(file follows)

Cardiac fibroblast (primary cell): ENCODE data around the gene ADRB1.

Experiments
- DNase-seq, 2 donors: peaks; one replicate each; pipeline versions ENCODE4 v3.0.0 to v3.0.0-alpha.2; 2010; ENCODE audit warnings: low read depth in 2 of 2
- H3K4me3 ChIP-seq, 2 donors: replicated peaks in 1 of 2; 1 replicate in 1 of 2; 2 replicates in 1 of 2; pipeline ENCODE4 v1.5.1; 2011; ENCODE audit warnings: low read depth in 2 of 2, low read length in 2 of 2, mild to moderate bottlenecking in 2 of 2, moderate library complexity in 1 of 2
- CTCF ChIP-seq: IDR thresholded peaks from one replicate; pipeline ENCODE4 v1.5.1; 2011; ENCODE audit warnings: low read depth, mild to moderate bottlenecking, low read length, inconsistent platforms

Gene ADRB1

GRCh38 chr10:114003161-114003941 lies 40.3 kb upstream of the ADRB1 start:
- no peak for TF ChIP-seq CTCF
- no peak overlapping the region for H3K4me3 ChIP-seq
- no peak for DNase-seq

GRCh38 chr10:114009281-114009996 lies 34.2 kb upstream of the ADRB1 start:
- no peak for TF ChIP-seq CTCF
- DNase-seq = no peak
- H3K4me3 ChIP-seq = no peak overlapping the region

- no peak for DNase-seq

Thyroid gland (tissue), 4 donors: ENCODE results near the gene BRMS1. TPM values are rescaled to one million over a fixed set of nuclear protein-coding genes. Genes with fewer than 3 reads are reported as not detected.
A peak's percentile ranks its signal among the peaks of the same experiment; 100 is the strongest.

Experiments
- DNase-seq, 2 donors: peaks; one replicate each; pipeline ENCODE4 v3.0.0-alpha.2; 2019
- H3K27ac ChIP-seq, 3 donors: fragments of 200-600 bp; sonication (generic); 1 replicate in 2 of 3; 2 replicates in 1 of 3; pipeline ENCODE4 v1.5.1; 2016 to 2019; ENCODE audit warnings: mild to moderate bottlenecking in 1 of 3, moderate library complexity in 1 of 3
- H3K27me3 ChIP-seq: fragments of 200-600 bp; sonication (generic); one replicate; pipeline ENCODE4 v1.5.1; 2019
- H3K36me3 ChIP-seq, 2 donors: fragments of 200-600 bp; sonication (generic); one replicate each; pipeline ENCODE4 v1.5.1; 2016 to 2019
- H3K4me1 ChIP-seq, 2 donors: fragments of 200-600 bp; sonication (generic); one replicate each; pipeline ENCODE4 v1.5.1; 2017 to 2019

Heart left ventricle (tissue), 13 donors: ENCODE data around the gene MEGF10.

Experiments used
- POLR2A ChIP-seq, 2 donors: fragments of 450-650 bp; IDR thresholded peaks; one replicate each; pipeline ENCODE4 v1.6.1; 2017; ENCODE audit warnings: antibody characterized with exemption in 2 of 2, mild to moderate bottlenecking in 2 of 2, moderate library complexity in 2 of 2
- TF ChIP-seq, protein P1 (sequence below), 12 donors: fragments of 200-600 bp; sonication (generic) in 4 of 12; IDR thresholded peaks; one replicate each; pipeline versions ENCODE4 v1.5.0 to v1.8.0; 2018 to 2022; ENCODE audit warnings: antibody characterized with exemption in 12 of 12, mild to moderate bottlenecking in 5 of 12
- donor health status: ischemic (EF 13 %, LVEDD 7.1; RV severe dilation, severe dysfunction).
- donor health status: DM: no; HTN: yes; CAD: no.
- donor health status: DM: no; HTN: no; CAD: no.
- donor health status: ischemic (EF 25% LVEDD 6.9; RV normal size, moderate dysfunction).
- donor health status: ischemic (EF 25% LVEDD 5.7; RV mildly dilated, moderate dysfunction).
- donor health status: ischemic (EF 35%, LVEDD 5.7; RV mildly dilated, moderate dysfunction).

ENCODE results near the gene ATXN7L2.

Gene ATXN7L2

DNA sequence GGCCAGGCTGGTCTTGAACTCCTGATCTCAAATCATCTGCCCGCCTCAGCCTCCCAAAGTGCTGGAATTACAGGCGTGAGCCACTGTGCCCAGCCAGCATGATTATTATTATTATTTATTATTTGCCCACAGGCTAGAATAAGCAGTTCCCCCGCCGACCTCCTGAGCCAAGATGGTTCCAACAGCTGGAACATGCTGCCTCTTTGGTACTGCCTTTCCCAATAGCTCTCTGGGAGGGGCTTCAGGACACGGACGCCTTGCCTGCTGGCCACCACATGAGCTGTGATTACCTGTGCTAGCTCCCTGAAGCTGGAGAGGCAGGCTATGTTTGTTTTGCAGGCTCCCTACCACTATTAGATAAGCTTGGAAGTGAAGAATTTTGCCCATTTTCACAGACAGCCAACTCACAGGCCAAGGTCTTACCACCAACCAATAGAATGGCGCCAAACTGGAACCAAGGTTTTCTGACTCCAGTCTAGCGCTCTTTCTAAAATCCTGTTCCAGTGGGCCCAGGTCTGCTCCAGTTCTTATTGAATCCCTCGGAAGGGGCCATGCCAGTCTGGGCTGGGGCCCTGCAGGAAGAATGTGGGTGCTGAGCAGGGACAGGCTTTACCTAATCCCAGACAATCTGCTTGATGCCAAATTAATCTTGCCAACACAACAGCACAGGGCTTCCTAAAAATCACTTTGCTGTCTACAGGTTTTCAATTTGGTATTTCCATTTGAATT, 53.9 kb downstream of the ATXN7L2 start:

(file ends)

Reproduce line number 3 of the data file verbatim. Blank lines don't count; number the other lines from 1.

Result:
- DNase-seq, 2 donors: peaks; one replicate each; pipeline versions ENCODE4 v3.0.0 to v3.0.0-alpha.2; 2010; ENCODE audit warnings: low read depth in 2 of 2